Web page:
Since 2018, I’ve been focusing mainly on physical releases, with an emphasis on retro handhelds. I’ve been collecting Gameboy, Gameboy Advance, PSP and DS games, for the most part, though I’ve been eyeing the Neo Geo Pocket Color for a while. Prices are much higher than for digital releases on, say, the Nintendo Switch (a console that I own, love and play with every week). But getting a piece of history is, to me, so important. I’ve just purchased complete-in-box copies of Pokemon Black and Black 2. These were games that I wasn’t able to afford when they came out. I’ll now own a tiny part of this franchise that I adore, and I’ll play through them fondly. I’ll read each piece of dialog with earnest. That’s something that we lose when we acquire a digital game for cheap: we lose a sense of perspective, a sense of the grandiose effort, the mammoth undertaking that making these games is. I don’t want to shy away from that anymore. I want to celebrate it.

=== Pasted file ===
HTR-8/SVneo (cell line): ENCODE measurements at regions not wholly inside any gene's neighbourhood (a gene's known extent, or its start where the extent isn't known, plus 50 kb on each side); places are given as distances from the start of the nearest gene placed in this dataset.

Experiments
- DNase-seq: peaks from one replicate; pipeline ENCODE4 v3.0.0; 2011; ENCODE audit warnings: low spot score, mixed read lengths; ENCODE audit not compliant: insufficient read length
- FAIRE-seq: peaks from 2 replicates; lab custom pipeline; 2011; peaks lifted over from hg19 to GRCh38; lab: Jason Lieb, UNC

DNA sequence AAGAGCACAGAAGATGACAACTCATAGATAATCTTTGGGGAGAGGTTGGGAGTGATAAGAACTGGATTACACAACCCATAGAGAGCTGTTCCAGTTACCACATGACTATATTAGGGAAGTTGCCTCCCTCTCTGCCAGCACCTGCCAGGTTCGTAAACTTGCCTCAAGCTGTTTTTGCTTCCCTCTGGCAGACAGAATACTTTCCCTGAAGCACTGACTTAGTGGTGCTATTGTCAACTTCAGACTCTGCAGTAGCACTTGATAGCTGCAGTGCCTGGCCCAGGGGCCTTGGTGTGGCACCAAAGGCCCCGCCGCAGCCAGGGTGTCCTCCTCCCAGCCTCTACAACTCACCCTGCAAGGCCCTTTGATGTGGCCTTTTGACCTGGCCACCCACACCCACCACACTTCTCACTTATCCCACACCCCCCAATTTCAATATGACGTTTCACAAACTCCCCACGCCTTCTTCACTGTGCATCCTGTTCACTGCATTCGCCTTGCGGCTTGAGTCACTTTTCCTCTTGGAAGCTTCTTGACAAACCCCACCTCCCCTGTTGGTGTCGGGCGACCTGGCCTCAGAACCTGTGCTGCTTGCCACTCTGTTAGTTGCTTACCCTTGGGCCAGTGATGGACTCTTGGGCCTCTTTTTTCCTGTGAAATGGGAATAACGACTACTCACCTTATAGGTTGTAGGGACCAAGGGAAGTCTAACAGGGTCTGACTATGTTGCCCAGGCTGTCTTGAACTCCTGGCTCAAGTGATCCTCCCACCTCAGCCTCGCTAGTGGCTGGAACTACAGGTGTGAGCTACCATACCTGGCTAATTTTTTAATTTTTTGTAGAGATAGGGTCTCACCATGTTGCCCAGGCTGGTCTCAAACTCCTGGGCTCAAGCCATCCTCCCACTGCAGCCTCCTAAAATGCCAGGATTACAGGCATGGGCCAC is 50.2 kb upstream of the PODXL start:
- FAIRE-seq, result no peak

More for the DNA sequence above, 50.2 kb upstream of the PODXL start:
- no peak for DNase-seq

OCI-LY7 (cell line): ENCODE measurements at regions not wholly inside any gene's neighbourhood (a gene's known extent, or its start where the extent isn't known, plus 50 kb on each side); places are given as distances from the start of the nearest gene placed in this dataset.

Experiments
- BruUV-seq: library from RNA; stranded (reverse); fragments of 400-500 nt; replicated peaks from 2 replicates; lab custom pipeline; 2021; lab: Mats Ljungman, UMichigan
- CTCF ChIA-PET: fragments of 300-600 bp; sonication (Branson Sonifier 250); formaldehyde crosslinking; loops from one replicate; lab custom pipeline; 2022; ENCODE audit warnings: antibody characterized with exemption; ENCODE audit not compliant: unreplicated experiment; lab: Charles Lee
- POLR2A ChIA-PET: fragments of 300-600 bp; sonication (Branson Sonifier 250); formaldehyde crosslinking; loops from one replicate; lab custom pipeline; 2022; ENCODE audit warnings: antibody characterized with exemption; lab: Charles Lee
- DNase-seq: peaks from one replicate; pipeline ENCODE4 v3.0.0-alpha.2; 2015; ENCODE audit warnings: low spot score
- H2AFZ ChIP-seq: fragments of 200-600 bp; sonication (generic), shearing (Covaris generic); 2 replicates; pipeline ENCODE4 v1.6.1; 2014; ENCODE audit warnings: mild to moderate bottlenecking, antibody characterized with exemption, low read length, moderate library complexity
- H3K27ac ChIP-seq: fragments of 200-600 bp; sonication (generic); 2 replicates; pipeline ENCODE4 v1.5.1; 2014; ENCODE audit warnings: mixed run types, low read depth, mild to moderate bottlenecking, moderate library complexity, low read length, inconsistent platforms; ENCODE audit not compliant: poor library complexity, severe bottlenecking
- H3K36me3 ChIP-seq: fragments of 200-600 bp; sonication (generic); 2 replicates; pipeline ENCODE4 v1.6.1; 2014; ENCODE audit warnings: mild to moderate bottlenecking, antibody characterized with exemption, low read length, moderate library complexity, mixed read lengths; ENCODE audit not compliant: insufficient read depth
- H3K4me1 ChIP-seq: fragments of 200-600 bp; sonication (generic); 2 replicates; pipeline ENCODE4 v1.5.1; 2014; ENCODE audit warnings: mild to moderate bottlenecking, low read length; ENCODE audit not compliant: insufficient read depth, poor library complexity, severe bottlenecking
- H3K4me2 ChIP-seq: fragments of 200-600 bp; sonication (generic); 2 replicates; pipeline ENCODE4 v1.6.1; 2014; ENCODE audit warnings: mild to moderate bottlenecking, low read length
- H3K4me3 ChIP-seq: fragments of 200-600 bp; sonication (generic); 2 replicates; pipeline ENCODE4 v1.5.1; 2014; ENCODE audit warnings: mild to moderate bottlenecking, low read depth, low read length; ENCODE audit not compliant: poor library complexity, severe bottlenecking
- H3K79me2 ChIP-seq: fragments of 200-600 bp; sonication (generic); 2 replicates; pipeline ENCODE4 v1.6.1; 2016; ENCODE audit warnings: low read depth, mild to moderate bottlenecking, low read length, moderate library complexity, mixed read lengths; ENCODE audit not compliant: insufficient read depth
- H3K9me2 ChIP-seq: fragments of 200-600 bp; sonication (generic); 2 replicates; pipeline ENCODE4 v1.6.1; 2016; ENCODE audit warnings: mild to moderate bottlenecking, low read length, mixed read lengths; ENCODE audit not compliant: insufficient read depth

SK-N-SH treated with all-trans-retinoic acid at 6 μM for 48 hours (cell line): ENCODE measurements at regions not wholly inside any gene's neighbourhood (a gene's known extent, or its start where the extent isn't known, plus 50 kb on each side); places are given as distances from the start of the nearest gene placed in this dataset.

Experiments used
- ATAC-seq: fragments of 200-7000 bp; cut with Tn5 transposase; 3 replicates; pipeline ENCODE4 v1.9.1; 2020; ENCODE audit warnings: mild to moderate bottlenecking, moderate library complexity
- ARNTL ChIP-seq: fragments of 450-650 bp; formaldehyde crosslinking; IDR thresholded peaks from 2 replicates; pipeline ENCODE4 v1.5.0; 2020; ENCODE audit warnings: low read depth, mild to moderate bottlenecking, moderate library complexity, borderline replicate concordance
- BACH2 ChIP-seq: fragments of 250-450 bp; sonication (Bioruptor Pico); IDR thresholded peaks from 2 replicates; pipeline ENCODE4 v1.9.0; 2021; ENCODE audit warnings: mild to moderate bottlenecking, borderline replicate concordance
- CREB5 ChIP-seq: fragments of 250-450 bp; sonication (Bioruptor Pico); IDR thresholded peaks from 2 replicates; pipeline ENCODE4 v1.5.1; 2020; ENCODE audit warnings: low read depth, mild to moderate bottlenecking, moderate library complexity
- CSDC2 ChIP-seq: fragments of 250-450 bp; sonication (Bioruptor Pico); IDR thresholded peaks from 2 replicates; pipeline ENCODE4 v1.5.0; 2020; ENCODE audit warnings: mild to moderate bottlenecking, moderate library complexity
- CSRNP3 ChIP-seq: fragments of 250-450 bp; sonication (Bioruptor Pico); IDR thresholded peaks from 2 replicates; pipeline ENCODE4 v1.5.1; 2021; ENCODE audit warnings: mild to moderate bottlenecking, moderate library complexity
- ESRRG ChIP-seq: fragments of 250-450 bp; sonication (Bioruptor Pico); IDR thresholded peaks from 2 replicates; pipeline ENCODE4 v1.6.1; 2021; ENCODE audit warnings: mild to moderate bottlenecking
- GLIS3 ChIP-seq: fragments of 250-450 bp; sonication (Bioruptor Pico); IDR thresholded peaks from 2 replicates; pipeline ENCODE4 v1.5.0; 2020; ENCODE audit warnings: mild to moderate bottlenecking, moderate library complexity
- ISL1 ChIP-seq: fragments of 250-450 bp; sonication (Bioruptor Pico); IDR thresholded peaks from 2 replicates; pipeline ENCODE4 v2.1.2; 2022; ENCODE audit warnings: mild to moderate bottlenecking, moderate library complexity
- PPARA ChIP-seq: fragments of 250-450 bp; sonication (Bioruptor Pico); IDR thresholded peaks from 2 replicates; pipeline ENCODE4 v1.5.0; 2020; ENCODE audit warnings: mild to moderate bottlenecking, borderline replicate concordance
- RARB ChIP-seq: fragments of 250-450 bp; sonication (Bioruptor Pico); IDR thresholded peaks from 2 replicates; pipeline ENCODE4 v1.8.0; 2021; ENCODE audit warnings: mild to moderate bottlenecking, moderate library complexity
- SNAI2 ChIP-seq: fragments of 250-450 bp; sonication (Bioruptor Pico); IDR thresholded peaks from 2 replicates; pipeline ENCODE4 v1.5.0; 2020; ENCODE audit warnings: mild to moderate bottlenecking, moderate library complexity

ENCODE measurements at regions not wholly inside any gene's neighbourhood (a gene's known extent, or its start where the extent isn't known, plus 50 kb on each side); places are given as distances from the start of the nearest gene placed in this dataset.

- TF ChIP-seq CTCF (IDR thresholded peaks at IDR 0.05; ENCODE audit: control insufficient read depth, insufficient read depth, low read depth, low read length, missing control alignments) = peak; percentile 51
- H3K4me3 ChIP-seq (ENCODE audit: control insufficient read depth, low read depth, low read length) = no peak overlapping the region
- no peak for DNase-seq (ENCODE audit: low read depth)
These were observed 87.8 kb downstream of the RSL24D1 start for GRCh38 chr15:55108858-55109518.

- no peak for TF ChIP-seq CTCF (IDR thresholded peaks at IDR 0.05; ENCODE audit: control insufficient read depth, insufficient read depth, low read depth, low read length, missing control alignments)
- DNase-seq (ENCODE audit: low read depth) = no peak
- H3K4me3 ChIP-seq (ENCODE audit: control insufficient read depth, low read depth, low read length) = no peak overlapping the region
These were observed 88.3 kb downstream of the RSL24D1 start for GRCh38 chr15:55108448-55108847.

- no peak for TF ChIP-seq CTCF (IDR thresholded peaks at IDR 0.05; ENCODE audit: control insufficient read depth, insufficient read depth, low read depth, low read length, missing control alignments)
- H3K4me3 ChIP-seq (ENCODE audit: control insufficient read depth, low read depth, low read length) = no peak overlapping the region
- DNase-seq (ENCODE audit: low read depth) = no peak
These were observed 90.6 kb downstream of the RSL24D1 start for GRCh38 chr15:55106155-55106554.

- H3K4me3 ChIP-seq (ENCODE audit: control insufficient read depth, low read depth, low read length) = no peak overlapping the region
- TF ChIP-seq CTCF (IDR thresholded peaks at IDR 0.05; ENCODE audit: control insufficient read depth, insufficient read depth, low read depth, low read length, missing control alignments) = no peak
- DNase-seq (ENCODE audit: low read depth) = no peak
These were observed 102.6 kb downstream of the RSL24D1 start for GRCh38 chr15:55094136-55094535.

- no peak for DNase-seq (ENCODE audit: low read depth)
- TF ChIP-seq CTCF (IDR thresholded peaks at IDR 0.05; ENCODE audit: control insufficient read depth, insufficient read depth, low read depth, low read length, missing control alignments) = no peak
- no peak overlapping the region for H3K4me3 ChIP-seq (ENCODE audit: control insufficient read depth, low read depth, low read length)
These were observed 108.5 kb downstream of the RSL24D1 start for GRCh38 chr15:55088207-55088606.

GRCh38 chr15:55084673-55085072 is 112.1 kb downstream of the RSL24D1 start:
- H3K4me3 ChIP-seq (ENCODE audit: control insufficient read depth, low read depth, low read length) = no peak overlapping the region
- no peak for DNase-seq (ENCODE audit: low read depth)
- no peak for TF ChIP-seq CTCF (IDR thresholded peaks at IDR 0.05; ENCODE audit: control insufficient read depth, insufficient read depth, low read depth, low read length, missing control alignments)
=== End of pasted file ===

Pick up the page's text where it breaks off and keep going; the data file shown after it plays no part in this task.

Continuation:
Some of my Nintendo stuff!


There are a couple of things that I’m really, really happy to own. Now, mind you, I don’t feel like owning any physical item should be the determining factor for one’s happiness. But these are items that I am glad to be the custodian of, for the time being:

  • THE FLAME IN THE FLOOD (Nintendo Switch): this is a Super Rare Games release, so it was limited. I wasn’t able to get it on release so I had to eBay it up months later. This is my favorite game of all time, so it really is important to me to be able to make sure at least this copy of the game is safe, for as long as I’m alive.